For people with disabilities, web accessibility is highly beneficial. They use multiple assistive technology tools that often require accessible web design and apps to function properly.
It is obvious how web accessibility benefits users with disabilities, but what about businesses? What are the advantages of building accessible sites for your company? Keep reading, and you'll discover seven key benefits of making your website ADA-compliant.
Why do companies hesitate to invest in web accessibility?
A survey of around 500 U.S. business leaders and web designers shows the main reasons behind the reluctance of some companies to make a website accessible. Most of the respondents confessed they are worried about the financial investments and potentially high costs (73.6%), while 66.9% think optimizing their sites for accessibility will require too much time.
We are here to tell you that making your website accessible for people with disabilities doesn't require too many resources, will highly benefit the user experience, and most probably keep you away from web accessibility lawsuits.
7 Benefits of Making Your Website Accessible
1. Increased traffic on your site.
There's a myth regarding accessible websites that says accessibility only benefits the visitors. However, by improving the user experience and making it accessible for anyone, you plant the seeds for:
- Higher traffic rates on your site
- Better user engagement
- Improved search engine optimization rankings
- Higher conversion rate
2. Lower risk of legal complications.
As legal requirements regarding web accessibility are getting tougher, optimizing your site for people with disabilities becomes non-optional—unless you don't mind being prosecuted. Make sure your site meets specific accessibility guidelines and pay attention to the accessibility standards required by the industry that you're operating in.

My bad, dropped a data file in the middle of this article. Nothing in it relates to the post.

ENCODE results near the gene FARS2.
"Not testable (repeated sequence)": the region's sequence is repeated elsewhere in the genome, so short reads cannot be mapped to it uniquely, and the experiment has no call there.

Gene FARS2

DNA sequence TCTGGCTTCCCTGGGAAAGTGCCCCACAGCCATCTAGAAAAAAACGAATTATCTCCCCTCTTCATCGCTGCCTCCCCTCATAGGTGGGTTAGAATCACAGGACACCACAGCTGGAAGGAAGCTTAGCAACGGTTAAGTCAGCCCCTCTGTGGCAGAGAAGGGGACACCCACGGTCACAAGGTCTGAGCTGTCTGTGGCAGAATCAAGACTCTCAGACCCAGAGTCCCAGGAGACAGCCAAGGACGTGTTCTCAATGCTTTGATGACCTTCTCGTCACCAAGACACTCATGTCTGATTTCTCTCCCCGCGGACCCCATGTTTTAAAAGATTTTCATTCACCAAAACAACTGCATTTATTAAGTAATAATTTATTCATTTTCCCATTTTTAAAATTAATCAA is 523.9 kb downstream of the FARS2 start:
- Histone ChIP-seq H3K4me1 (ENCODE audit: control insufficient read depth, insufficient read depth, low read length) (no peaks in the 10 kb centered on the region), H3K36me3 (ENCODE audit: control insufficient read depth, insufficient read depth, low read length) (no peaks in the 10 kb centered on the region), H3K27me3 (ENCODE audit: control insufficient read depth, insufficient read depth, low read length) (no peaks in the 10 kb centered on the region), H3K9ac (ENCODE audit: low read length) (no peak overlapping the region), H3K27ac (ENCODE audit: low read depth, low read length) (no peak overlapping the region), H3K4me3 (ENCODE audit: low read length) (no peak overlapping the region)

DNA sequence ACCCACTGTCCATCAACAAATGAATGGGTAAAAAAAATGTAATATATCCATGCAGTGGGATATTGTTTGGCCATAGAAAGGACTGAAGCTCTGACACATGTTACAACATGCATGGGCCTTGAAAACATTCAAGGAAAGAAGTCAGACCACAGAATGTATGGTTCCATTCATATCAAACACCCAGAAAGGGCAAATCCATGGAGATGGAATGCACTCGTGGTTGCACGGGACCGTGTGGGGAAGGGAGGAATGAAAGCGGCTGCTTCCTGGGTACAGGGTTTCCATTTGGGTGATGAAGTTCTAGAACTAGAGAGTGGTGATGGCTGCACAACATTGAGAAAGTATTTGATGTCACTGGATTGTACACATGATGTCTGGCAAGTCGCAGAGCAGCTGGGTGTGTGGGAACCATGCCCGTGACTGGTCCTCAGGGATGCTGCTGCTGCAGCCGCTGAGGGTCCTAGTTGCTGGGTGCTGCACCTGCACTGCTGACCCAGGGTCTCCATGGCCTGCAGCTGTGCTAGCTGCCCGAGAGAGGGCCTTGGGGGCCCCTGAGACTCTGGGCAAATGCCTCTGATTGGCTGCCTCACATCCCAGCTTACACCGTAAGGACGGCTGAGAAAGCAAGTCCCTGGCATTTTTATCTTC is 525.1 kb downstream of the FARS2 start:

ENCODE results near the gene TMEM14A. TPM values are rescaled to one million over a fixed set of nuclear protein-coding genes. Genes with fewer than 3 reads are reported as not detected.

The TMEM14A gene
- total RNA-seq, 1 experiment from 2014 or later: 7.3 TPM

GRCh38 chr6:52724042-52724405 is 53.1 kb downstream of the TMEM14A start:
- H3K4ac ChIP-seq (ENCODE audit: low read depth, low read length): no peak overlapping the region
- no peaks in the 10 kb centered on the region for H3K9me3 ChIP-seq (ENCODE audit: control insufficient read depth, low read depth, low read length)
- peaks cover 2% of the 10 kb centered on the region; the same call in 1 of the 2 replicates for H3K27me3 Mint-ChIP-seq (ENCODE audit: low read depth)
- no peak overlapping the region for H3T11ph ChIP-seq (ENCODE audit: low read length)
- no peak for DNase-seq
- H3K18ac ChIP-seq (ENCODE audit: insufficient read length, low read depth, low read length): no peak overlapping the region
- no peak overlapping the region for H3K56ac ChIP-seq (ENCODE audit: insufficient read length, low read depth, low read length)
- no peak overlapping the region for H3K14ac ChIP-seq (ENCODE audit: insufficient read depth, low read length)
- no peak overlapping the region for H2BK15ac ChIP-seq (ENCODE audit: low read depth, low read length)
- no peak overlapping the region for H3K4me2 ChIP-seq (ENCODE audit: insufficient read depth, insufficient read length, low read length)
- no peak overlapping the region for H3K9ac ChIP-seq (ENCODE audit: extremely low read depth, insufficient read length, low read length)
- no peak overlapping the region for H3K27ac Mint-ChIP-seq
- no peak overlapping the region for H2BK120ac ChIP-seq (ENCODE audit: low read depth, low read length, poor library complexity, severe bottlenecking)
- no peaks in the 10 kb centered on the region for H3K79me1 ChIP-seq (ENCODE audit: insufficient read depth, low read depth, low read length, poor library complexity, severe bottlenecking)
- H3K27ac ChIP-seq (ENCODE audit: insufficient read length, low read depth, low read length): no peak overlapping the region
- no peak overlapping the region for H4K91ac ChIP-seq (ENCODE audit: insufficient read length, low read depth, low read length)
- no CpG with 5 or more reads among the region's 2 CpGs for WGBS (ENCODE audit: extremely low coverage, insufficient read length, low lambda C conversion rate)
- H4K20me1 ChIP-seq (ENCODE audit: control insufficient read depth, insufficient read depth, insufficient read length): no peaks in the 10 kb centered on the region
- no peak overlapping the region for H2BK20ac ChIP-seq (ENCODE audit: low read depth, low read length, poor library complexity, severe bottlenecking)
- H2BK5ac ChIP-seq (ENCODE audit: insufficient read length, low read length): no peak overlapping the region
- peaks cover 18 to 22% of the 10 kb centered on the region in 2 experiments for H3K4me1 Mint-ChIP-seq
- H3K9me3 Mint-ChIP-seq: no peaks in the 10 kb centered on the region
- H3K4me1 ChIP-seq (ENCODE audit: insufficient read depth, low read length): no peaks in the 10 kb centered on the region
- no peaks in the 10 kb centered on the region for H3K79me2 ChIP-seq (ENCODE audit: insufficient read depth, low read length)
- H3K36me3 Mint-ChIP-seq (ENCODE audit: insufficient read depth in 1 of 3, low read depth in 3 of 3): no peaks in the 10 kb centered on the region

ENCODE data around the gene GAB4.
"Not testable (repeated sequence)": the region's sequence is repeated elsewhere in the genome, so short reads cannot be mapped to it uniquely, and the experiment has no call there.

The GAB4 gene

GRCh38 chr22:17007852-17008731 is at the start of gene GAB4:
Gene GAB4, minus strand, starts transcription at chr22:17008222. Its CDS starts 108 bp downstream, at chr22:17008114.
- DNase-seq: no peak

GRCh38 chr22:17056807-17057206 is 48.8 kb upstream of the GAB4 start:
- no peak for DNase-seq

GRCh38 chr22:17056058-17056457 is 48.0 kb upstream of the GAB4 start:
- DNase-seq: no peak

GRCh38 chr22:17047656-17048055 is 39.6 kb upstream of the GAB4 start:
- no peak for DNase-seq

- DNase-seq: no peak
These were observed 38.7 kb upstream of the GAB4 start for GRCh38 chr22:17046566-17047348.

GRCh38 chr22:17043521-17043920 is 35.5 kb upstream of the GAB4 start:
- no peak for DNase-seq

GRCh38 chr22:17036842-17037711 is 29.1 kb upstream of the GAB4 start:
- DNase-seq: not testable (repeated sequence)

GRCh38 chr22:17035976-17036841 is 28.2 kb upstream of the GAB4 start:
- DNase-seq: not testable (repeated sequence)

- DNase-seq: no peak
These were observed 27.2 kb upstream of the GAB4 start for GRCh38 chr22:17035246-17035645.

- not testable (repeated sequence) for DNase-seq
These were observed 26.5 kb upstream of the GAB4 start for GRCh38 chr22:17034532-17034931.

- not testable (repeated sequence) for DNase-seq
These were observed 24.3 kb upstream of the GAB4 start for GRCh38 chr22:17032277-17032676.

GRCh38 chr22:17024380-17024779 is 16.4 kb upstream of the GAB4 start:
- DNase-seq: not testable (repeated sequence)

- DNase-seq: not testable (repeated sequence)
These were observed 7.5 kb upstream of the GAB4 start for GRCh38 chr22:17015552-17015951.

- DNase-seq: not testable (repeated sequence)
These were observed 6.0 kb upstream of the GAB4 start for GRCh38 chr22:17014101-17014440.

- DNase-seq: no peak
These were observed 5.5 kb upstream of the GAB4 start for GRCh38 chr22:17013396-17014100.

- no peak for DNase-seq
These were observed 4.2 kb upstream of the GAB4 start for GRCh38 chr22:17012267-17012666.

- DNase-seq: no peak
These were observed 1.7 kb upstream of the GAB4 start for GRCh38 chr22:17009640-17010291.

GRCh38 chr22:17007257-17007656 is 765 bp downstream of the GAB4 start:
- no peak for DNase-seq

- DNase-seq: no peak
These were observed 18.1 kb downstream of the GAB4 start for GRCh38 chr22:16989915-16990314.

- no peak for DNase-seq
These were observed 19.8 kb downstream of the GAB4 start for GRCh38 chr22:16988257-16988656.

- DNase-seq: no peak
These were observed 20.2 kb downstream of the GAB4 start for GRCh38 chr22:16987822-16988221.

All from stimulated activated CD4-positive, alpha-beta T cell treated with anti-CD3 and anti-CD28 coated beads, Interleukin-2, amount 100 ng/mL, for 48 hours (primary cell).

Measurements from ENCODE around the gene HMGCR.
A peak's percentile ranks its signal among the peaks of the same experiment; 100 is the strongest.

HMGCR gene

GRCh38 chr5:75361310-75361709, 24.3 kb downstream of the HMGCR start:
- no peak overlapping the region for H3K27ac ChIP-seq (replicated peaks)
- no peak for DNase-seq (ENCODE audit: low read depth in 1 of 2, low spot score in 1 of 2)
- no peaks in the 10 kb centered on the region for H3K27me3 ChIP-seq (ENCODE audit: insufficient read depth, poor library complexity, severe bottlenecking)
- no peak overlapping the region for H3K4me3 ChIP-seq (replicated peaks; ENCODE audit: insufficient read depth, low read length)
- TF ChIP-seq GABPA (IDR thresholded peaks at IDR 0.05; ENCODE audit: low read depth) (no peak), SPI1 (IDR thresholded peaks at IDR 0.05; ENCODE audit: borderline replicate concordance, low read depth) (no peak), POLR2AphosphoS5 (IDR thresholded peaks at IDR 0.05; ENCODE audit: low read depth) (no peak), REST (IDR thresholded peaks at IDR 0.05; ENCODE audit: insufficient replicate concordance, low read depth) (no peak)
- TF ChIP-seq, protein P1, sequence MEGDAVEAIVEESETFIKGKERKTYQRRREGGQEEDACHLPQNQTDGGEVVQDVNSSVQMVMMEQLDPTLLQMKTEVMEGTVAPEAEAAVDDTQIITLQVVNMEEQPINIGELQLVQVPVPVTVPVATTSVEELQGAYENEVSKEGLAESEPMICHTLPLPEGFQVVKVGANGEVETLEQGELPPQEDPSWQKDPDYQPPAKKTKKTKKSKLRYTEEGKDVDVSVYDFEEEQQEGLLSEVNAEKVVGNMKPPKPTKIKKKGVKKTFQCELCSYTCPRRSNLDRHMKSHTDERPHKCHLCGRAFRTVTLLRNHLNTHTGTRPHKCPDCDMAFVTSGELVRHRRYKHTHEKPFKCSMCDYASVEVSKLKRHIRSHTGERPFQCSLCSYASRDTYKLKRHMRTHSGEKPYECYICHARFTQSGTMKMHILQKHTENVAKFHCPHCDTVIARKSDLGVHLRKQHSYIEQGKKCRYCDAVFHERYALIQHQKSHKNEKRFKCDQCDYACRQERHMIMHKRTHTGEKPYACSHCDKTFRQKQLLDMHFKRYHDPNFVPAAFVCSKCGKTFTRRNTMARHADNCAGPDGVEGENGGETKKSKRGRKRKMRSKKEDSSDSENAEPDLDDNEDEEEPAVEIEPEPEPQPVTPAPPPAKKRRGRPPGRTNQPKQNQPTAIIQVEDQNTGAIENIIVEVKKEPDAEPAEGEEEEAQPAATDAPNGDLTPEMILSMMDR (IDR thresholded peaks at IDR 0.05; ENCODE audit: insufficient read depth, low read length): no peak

3. Bigger customer base.
Making your website accessible means addressing the needs of bigger social groups, and that, in the long term, could lead to you growing your customer base. By investing in accessible design, you can attract more visitors that are likely to engage with your brand on a long-term basis.
4. A more innovative business mindset.
Building accessible design for your website visitors challenges you to deal with unanticipated issues and thus puts your creativity at work.
The constraint of adapting your design so that it incorporates a whole set of accessibility features challenges you to... come up with innovative solutions—and to preserve that mindset for innovation in the long term.
In the current dynamic digital landscape, staying creative and ready for innovation is key to keep up with the ever-changing trends.
5. Boosted SEO efforts.
You can improve your site's accessibility by adding ALT-text to images, writing clear content, or choosing a clutter-free page layout. All of these steps also mean good SEO practices.
So, by making your website more accessible, you're also making it more SEO-friendly.
You probably already know the importance of investing in robust SEO strategies in today's digital landscape. It's all about how high you rank on SERPs and the level of visibility that your website is gaining.
6. Improved brand reputation.
Accessibility is also essential for your business as it helps grow your brand reputation.
By ensuring your website's universal design grants equal rights and easy access to your content, you raise awareness and build a positive reputation around your business.